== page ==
AP Business Writer
NEW YORK (AP) -- Acquisitions by Amgen and Vivendi boosted stock prices Monday, as Wall Street interpreted the deals as signs the business environment is improving.
Wall Street especially welcomed the positive prospects following last week's selling amid a litany of bad news, which included profit warnings from such companies as Merck and Ciena and thousands of layoffs by American Express and Aetna.
The Dow Jones industrial average finished up 80.82, or 0.8 percent, at 9,891.97, according to preliminary calculations.
The market's broader stock indicators also advanced. The technology-heavy Nasdaq composite index rose 34.27, or 1.8 percent, to 1,987.44. The Standard & Poor's 500 index gained 11.29, or 1.0 percent, to 1,134.36.
"The deals we've seen announced on the tape today are probably one of the reasons that optimism is prevailing," said Charles G. Crane, strategist for Victory SBSF Capital Management. "People are thinking if corporate managers think stocks are cheap, maybe we ought to be buying."
Biotech giant Amgen rose $3.46 to $59.49 on news Monday it was buying rival Immunex in a $16 billion stock and cash deal that should make its drug lineup more competitive. Immunex shot up $3.44, or 13.4 percent, at $29.06.
French media company Vivendi's U.S. shares advanced $3.15 to $52.10 after it announced it would acquire USA Networks' entertainment assets for $10.3 billion to improve its U.S. distribution. USA advanced $1.20 to $25.02.
The buying spread to other stocks, particularly in the technology sector, which many investors expect will eventually lead the market higher. Microsoft rose $1.54 to $68.98, Juniper Networks gained 84 cents to $21.09 and Ciena climbed 65 cents to $14.91.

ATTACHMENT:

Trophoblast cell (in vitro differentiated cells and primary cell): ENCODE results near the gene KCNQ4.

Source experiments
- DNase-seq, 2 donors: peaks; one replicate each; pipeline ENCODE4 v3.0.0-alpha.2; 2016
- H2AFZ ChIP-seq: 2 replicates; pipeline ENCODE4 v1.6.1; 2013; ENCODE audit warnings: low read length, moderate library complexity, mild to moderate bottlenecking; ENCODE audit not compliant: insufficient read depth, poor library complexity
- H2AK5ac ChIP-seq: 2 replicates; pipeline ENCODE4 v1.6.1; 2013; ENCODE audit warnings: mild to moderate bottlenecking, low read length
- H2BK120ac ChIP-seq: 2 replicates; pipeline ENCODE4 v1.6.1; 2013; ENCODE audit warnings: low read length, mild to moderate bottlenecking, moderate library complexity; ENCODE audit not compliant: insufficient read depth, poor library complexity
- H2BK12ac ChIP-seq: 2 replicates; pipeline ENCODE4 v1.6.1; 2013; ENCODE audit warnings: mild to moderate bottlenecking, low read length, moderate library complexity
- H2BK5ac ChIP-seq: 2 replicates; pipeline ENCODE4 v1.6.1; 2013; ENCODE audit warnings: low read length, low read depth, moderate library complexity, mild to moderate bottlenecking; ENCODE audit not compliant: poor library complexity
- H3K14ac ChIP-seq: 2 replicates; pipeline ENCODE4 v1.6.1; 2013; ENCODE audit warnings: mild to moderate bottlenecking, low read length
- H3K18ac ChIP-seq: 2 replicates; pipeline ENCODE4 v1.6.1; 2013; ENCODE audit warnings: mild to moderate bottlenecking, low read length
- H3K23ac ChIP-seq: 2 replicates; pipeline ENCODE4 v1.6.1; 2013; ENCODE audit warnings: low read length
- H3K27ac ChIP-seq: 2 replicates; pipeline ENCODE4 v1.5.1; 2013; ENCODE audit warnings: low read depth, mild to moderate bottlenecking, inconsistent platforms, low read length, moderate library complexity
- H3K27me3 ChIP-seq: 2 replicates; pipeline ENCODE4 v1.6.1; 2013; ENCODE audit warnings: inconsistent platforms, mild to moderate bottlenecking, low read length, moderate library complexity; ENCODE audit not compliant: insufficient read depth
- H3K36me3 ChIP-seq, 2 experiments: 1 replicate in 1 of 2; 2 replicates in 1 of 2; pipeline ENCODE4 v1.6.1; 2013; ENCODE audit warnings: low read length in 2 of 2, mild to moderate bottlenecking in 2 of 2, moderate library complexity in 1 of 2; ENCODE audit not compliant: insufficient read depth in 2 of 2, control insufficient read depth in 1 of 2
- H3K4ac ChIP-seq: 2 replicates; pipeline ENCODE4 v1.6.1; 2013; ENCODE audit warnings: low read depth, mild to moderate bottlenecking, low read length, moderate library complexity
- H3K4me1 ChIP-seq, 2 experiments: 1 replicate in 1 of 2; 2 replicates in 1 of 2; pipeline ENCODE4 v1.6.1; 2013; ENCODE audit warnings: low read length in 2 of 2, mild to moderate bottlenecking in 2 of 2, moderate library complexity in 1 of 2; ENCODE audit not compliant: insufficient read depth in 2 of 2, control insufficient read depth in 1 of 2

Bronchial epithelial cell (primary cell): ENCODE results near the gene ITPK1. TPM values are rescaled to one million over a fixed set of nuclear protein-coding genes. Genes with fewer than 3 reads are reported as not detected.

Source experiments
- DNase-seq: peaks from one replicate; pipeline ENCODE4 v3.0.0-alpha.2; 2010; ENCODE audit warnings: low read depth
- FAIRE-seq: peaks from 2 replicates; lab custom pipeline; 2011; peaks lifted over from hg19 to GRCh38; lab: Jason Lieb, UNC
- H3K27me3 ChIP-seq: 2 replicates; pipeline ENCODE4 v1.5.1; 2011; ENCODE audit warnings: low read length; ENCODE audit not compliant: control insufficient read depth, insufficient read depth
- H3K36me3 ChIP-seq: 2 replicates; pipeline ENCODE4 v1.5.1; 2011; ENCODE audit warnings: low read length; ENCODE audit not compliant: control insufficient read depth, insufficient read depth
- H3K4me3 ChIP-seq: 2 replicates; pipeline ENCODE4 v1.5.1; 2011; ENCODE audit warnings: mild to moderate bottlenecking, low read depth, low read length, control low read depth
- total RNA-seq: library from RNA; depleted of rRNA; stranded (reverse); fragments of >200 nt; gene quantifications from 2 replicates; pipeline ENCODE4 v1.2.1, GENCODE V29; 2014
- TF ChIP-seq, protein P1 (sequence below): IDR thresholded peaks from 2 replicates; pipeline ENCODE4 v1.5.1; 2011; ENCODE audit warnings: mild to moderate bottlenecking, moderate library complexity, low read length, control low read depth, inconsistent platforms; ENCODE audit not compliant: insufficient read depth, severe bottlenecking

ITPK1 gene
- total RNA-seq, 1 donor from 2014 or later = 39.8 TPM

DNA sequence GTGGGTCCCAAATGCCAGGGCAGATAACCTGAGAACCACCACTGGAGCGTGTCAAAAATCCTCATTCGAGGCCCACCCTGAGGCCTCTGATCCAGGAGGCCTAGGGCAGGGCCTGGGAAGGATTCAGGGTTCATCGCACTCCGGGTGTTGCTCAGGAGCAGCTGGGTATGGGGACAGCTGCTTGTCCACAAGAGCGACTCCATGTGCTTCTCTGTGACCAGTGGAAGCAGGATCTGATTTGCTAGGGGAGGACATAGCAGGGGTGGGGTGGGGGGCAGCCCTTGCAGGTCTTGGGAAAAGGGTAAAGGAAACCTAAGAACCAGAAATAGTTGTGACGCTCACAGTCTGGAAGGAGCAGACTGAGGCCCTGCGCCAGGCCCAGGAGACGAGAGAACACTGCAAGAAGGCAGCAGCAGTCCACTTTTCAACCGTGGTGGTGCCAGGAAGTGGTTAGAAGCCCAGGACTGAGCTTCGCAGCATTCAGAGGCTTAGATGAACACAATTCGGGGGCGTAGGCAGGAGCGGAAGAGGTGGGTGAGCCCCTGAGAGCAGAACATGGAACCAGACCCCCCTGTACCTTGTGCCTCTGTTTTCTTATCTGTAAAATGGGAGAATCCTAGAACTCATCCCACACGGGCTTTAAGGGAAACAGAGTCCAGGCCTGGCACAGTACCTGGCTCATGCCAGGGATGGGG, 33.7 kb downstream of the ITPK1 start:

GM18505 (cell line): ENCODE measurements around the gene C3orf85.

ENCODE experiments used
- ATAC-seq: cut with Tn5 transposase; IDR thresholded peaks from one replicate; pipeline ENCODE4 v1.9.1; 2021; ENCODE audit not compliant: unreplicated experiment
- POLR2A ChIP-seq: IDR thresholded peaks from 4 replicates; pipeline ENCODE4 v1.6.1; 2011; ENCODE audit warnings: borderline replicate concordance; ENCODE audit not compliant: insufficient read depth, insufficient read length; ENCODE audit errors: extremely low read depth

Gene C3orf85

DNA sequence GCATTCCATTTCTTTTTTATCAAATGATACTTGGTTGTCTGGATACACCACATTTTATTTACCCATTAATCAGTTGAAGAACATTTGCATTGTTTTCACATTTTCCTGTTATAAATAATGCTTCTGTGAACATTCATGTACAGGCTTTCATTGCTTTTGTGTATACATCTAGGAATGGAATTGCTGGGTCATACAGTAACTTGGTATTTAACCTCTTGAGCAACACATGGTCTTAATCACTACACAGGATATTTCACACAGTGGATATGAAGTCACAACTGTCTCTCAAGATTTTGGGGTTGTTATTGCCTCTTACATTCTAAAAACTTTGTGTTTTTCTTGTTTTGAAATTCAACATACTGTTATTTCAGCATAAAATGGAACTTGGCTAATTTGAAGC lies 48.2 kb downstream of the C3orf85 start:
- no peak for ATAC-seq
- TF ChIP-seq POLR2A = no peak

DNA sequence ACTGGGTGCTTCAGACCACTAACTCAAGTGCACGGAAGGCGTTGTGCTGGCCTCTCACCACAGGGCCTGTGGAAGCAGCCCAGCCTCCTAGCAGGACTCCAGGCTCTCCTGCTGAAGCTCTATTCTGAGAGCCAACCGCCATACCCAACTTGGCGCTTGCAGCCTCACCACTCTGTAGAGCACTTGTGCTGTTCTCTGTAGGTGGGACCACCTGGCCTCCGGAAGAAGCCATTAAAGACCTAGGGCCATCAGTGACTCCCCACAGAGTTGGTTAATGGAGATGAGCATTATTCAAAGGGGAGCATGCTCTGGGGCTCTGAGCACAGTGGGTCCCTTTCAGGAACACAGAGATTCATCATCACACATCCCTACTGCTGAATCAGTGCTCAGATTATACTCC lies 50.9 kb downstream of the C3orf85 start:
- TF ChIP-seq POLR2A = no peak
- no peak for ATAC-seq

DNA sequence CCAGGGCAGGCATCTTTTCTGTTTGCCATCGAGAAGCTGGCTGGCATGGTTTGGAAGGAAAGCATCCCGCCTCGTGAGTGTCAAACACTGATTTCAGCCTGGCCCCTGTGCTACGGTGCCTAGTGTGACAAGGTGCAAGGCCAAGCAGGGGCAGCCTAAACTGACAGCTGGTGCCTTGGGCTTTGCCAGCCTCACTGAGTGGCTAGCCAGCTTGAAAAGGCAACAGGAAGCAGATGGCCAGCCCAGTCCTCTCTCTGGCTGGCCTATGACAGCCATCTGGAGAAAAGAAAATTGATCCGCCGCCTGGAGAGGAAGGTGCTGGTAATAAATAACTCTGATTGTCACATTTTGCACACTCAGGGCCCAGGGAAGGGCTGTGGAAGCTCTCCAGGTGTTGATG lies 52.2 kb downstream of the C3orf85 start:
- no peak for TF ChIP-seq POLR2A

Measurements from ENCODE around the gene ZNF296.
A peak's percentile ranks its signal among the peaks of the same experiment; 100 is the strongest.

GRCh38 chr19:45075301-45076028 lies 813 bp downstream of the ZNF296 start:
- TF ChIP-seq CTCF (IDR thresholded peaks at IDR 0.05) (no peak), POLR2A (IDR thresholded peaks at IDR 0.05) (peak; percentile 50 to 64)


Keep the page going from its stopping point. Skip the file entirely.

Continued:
Still, some analysts caution investors against putting too much of their hopes or their dollars in tech, saying the sector is still struggling with slumping demand and excessive inventories.
"Tech is still in a cleansing process. There are still too many companies doing the same thing, too many competitors," said Brian Belski, fundamental market strategist for US Bancorp Piper Jaffray.
Among non-technology issues, Wal-Mart rose $1.79 to $55.85, while American Express advanced 89 cents to $33.15.
The market's gains came after a recent retreat from key benchmarks reached earlier this month: 10,000 on the Dow, and above 2,000 on the Nasdaq. Although stocks have rebounded from the precipitous losses that followed the Sept. 11 attacks, moving much higher has proven to be a challenge.
While the Federal Reserve has cut interest rates 11 times this year and predictions of a 2002 turnaround are growing, many investors still hesitate to commit too much to the market. After getting repeatedly burned by fleeting rallies, they're waiting for more definite signs of a business recovery.
Advancing stocks led decliners slightly more than 8 to 7 on the New York Stock Exchange. Volume totaled 1.23 billion shares, the same number that were traded Friday.
The Russell 2000 index, the barometer of small company stocks, rose 8.65, or 1.8 percent, to 479.94.
Overseas, Japan's Nikkei stock average lost 1.8 percent. European stocks fared better. Germany's DAX index rose 3.2 percent, Britain's FT-SE 100 advanced 1.5 percent, and France's CAC-40 climbed 3.3 percent.
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